Saturday, January 30, 2010

New England Homestead Table Talk

Some of Burgess's first published work can be found in the pages of the New England Homestead, a weekly Phelps publication targeted at Eastern U.S. farmers. While he would also contribute short stories, verse, puzzles and the like, during his first year of contribution (1896) Burgess (as "Waldo") was an active participant in a correspondence feature titled, "The Children's Table." Here is a letter from May 16. Burgess is responding to a letter written by a Children's Table favorite, "Hoot Owl."

Hoot Owl responds.

The blue jay vs. house sparrow debate would continue for a few more exchanges. Here Burgess responds to another writer but can't help getting in another dig at the house sparrow.

I think it is significant that this early in his writing career (he was 22 at the time), Burgess chose to focus on wildlife topics, particularly bird conservation. (The house sparrow, like the house cat, would be a chief villain in the eyes of Bird-Lore, and Burgess would name him "Bully" in his bedtime stories). And he can already speak with authority on the behavior of blue jays and the nesting habits of purple martins (as well as associated anthropology--"Even the Indians and the negroes of the south..."). And he is encouraging readers to work together on a project--the construction of a bird list (as far as I can tell, this project was never completed).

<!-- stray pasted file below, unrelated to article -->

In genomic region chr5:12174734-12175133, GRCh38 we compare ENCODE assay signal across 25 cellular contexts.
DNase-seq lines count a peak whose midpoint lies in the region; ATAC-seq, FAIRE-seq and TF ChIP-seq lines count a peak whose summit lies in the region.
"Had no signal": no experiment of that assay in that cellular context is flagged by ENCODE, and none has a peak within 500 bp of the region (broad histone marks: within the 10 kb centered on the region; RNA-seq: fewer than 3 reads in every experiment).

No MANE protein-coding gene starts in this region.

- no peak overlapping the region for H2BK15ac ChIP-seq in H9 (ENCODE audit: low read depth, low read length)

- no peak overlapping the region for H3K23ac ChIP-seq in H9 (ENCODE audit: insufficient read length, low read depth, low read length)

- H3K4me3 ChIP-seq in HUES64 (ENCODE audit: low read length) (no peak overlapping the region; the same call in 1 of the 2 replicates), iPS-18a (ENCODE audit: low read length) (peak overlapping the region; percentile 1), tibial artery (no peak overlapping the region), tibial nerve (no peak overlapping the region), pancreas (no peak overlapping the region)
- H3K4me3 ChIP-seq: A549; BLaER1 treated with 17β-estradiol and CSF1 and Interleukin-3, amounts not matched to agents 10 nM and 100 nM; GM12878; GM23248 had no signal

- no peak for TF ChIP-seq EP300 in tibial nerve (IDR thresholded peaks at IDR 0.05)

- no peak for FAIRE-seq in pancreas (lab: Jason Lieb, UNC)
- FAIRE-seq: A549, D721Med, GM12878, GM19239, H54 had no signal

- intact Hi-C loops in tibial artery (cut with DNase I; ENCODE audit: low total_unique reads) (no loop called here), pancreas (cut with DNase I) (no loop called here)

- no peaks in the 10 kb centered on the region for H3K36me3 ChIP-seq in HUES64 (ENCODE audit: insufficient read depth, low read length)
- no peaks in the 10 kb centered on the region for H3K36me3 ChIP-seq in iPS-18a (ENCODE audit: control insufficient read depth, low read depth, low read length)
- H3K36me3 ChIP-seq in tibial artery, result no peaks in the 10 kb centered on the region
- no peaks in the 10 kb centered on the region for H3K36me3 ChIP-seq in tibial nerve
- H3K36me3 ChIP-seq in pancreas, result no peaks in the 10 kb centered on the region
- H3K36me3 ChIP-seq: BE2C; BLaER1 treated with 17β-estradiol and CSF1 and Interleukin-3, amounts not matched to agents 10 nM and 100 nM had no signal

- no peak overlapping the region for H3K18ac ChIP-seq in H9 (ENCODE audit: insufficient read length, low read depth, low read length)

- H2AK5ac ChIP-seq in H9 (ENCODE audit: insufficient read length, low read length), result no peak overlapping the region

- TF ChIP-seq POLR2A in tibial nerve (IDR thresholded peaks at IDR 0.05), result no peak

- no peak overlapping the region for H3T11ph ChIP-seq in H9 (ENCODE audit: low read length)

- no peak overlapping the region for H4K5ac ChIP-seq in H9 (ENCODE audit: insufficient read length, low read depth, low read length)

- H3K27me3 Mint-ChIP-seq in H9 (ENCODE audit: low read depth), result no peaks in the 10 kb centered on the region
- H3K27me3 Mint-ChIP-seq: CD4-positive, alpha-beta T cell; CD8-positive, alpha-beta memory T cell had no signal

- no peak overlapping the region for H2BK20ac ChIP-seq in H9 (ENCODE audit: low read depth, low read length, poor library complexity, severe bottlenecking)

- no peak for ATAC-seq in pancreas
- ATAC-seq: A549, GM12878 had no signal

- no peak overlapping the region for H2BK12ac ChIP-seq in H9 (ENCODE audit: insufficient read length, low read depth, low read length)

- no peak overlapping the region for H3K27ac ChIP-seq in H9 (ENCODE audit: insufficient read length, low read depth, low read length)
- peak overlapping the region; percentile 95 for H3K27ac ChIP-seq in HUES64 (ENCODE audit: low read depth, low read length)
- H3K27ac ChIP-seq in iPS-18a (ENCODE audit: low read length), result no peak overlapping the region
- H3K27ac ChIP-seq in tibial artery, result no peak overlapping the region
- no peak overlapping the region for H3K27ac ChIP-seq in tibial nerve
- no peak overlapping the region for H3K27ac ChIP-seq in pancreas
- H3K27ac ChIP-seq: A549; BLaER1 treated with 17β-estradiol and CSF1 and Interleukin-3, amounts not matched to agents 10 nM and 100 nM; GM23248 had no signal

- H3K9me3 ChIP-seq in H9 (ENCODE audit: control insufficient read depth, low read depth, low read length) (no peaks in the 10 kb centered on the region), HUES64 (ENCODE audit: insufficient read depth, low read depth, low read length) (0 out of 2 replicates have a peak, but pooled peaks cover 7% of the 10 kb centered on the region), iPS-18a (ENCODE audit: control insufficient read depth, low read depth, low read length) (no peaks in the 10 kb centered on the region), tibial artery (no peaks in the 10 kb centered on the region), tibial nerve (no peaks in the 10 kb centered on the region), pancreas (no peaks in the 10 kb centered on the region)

The context for this writing is also interesting. The Children's Table was a correspondence club not a "letters to the editor" section. Farm children were encouraged to send names and addresses to a central location and these would be shared among members--correspondence could flow publicly to the pages of the Homestead or privately between members (a kind of letters-based social medium). A wide range of topics were discussed and many children, following the lead of "Hoot Owl," would adopt pen names, such as "Screech Owl" and "Mermaid."

Some of these discussions revolved around conservation, such as this letter from "a Prairie Girl" calling for girl readers to form a society against the plume trade (the first lasting Audubon society had been established in Massachusetts earlier that year.)

More common were stories of hunting such as this pair of particularly blood-thirsty tales, reflecting the kinds of attitudes that Burgess would later confront (though note that even Burgess at this time urged violence against the house sparrows).


Tomorrow: Talking guns

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